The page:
Geometric patterns of red and gold spell out the walls and recesses of a tall chamber that is bathed in sunlight focused through a lens in the ceiling, constructed such that so long as the sun remains over the mountains of Babel, light comes down directly from above, and when that is gone, bronze braziers sculpted to look as if held aloft by flights of tiny dragons hang from long chains from the four corners of the ceiling. Polygrams and circles are described in ornate mosaics in the tiled floor, radiating outward from a raised dais in the center of the chamber. The floor changes levels at several points, with many rises and recesses, and there are many nooks and recesses in the walls, and many perches that fliers could exploit. A pair of double doors of stained thistlebark are guarded by twisting bronze serpents represented in relief on their surfaces.
Envoy received word back from the Temple of Barada that, yes, they were quite interested in meeting with her. Toward that end, arrangements were made to allow a Yodhbarada by the name of Kessendara to pay her a visit and examine the scroll.
Judging by the knock on the door, that's probably her now.
After returning from her self-defense training with the Yodhblakat, cleaning off the blood and changing into her robes, Envoy is still a bit exhausted, but manages to smile and remain upright for her visitor. "I'm glad you could make it, Priestess Kessendara." She hands over the sealed scroll of parchment. "The Priest of Rinala sealed this with a curse. If need be, I can probably find the shrine again in the Undercity, but it may be burned out by now."
Kessendara's appearance is an exercise in contrasts of black and white not an uncommon style in Babel in that she wears dark-colored robes, and a cowl, gloves, scarf and other trappings that can easily be pulled about to conceal herself and to make her blend better into shadows, though her fur is ivory-white, contrasted again by shiny black hair that is combed in a fairly odd style that seems to practically bury her eyes (or at least shield them from casual scrunity) in her thick bangs. She nods, taking the scroll. "You are to be commended for bringing this to our attention." She runs her fingers across the seal, and examines it closely. "… and for keeping it a secret for Barada."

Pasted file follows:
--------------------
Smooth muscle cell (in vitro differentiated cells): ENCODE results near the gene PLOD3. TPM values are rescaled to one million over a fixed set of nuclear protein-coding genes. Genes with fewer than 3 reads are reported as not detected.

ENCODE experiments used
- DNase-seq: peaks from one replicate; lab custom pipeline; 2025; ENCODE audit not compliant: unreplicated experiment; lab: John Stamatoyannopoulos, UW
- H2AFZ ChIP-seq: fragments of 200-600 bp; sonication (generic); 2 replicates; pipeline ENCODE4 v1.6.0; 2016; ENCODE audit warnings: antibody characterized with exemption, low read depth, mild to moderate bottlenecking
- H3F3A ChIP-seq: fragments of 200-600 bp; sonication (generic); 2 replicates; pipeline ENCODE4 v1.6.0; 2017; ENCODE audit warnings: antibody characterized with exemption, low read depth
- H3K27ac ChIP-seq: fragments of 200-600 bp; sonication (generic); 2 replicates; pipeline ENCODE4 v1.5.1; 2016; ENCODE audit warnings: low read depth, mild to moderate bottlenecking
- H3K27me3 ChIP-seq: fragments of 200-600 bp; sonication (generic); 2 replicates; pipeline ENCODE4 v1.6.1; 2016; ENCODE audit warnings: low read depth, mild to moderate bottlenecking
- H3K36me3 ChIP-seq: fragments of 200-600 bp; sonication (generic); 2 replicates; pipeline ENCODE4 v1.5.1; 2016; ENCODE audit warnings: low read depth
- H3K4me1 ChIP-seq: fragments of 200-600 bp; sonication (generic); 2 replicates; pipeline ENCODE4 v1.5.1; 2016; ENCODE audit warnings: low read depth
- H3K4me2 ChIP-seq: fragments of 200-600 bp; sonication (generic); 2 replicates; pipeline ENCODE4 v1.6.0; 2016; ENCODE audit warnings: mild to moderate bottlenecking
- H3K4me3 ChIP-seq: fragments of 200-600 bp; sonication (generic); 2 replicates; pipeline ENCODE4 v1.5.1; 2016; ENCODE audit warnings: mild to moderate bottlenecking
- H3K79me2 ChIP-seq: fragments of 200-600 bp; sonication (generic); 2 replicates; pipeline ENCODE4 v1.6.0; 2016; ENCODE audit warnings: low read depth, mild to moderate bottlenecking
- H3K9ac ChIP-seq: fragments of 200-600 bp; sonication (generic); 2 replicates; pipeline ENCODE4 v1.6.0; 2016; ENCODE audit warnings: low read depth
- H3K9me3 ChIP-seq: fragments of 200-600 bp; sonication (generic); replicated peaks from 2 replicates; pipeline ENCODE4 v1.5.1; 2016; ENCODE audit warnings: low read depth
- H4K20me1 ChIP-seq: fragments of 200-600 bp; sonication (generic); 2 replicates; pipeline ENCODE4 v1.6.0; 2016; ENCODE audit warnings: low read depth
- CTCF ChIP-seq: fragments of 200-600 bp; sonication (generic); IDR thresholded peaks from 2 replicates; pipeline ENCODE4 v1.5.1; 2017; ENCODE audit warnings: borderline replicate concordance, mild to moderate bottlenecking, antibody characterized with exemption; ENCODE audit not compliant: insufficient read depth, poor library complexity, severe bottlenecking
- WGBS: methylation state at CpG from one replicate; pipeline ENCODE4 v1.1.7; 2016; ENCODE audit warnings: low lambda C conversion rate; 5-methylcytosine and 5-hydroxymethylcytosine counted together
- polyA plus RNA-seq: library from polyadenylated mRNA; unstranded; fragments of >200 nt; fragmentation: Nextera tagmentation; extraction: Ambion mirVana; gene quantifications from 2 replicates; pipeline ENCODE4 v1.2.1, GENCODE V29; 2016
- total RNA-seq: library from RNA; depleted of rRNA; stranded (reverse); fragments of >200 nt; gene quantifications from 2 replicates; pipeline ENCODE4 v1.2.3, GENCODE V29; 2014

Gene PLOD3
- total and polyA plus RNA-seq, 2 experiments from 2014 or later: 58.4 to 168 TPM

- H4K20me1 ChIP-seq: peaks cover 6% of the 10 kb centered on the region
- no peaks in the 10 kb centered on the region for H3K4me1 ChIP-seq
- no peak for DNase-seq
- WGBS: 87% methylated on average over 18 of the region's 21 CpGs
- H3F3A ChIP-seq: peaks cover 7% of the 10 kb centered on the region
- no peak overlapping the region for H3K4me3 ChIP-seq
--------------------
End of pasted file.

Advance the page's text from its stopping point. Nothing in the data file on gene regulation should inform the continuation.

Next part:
"Well, the Yodhbarada are the only Sisterhood I've found that I would consider… impartial," Envoy admits, and thinks longingly of laying down for a few hours. "The Priest wanted the Yodhbarada to receive it above all others."
Kessendara nods, and tucks the scroll into her robes. "Well then! On behalf of Barada, I thank you for presenting the scroll. May Barada bless you for your gift. If that is all, I shall be going now." And hardly have the words left her mouth, but she spins about on her heel and heads for the door.
Envoy clears her throat. "There is one thing," she mentions.
Kessendara, being an Eeee, couldn't convincingly pretend not to hear that. She stops, just short of the door, and half turns her head. "Mmm?"
"The Priest nearly killed me," Envoy says. "And it wasn't easy getting out of the Undercity. I'd like to know just what the message is, that he was afraid to bring it to you himself."
Kessendara frowns deeply. "You present a secret to Barada unspoiled, and then you wish to know what it is? You are a strange one, Mage Envoy of Lothrhyn. We do not even know what secret this contains yet, to know if it would be worth the trouble. I could not agree to such a thing, sight unseen."
"I understand," the Exile says. "But after you have seen it, you could decide its worth, couldn't you? If it isn't something you think should be shared, then I won't insist on knowing it. But some consideration would be welcome. I do have other information you might find useful, after all."